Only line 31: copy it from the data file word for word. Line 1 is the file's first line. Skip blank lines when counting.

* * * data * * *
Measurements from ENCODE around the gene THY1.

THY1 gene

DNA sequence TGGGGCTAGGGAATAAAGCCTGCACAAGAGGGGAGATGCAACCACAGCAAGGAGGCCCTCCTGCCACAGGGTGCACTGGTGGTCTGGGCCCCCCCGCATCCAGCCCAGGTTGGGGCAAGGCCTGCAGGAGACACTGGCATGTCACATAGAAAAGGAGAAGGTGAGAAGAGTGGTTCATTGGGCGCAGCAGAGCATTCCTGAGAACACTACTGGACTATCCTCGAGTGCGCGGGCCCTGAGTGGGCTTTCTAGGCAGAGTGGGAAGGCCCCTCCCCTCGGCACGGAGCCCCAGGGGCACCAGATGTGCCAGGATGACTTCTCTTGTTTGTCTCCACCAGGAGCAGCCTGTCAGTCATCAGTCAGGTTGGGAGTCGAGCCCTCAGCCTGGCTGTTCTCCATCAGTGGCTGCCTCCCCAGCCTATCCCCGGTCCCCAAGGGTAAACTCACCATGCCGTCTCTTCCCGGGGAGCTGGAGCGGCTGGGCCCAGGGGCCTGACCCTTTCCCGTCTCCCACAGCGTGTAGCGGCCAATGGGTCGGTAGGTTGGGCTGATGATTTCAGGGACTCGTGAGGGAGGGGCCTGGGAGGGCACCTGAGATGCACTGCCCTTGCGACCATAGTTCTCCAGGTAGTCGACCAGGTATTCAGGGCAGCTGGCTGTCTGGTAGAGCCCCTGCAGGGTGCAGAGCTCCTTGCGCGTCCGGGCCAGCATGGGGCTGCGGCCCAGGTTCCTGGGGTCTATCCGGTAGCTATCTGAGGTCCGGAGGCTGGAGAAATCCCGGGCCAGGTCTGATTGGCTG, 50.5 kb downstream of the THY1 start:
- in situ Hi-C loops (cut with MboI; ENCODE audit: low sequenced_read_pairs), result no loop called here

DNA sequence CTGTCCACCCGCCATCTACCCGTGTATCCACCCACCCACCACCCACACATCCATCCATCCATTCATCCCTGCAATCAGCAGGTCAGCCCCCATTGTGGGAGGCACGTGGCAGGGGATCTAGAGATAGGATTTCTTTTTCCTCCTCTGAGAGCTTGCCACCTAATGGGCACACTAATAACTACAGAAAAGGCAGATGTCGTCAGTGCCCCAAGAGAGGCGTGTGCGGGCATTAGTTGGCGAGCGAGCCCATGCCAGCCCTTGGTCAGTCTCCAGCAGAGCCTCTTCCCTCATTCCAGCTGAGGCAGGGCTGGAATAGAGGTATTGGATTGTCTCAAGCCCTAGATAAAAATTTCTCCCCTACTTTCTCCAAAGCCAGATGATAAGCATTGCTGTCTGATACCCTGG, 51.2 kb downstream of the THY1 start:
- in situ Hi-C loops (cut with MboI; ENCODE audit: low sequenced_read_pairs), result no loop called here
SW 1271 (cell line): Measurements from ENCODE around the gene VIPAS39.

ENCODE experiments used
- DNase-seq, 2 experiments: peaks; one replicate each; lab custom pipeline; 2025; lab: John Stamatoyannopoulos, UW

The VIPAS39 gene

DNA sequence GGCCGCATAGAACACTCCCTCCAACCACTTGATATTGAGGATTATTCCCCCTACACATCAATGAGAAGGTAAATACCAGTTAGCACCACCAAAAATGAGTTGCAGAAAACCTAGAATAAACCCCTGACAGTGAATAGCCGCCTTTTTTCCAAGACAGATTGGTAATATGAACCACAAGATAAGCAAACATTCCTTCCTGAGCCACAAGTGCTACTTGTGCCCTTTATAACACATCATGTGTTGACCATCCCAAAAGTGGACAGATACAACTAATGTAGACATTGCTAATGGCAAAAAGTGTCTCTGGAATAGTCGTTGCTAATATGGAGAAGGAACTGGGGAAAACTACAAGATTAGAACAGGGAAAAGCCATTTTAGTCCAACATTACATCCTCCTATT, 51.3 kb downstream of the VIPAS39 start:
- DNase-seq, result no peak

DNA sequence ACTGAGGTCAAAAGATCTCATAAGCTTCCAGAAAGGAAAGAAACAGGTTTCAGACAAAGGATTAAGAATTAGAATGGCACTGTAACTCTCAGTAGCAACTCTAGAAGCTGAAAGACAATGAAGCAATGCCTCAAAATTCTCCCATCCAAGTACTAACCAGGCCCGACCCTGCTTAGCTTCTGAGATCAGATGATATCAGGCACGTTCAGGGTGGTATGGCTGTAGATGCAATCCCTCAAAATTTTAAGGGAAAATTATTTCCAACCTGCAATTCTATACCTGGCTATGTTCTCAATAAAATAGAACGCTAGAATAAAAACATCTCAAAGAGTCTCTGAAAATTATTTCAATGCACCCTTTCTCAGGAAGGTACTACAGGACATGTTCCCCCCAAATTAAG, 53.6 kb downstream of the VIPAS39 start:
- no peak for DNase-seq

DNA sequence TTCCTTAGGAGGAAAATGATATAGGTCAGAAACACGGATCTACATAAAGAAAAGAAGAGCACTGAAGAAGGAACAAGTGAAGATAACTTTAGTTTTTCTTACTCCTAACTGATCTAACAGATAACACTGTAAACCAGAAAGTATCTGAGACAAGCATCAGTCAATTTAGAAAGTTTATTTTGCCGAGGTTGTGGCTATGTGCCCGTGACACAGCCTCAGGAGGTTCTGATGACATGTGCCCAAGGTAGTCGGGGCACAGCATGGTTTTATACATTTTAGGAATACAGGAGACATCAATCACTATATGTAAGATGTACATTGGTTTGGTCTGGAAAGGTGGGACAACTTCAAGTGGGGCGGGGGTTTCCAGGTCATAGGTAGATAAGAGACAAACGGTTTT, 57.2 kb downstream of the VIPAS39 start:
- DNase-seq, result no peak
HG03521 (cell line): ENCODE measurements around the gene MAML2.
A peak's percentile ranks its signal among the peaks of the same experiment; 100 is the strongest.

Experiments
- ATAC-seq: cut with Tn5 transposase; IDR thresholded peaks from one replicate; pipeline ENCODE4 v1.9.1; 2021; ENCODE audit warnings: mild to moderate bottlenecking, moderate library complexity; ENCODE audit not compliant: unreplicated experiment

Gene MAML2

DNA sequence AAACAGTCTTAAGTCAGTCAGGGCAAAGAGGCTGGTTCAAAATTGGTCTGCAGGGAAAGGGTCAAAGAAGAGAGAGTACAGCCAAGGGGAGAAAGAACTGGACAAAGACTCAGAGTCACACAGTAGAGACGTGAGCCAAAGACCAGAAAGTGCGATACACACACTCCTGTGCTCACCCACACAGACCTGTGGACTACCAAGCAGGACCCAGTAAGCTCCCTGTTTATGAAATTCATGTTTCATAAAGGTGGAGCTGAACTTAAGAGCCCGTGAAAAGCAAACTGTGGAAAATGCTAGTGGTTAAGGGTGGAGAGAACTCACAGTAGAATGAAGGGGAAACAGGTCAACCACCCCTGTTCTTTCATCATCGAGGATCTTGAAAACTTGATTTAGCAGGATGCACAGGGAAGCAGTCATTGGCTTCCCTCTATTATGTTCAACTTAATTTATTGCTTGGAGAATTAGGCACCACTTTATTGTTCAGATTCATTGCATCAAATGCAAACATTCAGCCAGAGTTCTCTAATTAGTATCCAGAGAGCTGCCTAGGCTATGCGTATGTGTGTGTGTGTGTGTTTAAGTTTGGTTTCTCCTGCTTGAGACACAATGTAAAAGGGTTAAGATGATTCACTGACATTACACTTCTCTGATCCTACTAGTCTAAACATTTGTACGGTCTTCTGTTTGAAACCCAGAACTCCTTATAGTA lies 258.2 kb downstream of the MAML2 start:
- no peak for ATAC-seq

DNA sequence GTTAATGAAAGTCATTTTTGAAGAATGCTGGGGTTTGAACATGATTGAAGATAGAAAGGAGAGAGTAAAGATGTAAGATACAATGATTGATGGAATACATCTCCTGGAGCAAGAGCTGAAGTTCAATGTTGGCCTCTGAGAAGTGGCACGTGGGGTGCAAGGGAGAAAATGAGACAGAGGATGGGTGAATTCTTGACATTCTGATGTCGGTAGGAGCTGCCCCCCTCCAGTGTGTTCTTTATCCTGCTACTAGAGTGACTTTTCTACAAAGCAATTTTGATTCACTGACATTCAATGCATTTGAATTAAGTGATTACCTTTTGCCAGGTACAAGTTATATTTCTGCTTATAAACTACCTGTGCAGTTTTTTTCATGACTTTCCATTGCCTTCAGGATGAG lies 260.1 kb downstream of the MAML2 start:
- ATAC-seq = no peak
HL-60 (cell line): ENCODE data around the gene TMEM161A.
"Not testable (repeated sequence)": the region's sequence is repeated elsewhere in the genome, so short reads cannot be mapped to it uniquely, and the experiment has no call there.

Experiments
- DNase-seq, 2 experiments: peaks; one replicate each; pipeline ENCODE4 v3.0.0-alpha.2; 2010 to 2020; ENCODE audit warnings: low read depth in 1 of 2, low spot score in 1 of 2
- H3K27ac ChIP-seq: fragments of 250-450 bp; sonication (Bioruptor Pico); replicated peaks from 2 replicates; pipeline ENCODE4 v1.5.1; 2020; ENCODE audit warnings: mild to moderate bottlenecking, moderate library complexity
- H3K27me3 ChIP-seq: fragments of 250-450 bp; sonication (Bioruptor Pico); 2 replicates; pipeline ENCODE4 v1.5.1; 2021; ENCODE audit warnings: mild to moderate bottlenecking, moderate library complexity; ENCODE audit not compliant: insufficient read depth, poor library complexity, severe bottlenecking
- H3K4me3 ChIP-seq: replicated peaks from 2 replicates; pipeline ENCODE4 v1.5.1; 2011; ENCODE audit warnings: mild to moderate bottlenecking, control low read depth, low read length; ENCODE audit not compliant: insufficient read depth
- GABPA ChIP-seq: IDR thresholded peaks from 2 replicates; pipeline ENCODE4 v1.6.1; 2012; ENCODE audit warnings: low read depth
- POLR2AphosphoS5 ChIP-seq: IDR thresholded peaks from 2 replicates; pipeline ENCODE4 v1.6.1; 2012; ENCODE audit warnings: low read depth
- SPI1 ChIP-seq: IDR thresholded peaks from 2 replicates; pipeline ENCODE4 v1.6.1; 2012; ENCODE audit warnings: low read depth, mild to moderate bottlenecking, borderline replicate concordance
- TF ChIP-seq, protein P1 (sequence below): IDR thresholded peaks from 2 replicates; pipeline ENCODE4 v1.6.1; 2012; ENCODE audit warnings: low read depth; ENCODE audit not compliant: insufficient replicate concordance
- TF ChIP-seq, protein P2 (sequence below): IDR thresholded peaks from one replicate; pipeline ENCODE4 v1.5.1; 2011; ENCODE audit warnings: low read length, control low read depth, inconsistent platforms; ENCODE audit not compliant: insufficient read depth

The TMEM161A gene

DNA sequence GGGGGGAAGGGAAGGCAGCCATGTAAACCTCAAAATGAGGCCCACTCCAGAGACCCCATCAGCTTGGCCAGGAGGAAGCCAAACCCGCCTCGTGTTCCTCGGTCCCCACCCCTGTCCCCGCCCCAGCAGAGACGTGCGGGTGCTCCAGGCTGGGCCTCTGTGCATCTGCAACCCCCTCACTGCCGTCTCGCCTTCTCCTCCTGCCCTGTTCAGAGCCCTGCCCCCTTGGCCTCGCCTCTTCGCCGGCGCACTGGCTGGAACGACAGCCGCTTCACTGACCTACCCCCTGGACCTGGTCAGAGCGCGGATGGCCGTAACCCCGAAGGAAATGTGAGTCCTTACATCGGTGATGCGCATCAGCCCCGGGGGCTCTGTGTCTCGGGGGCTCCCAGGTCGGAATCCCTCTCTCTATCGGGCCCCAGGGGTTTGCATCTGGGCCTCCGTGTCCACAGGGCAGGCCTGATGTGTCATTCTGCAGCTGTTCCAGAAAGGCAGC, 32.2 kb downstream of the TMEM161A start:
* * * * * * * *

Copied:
- H3K27me3 ChIP-seq: fragments of 250-450 bp; sonication (Bioruptor Pico); 2 replicates; pipeline ENCODE4 v1.5.1; 2021; ENCODE audit warnings: mild to moderate bottlenecking, moderate library complexity; ENCODE audit not compliant: insufficient read depth, poor library complexity, severe bottlenecking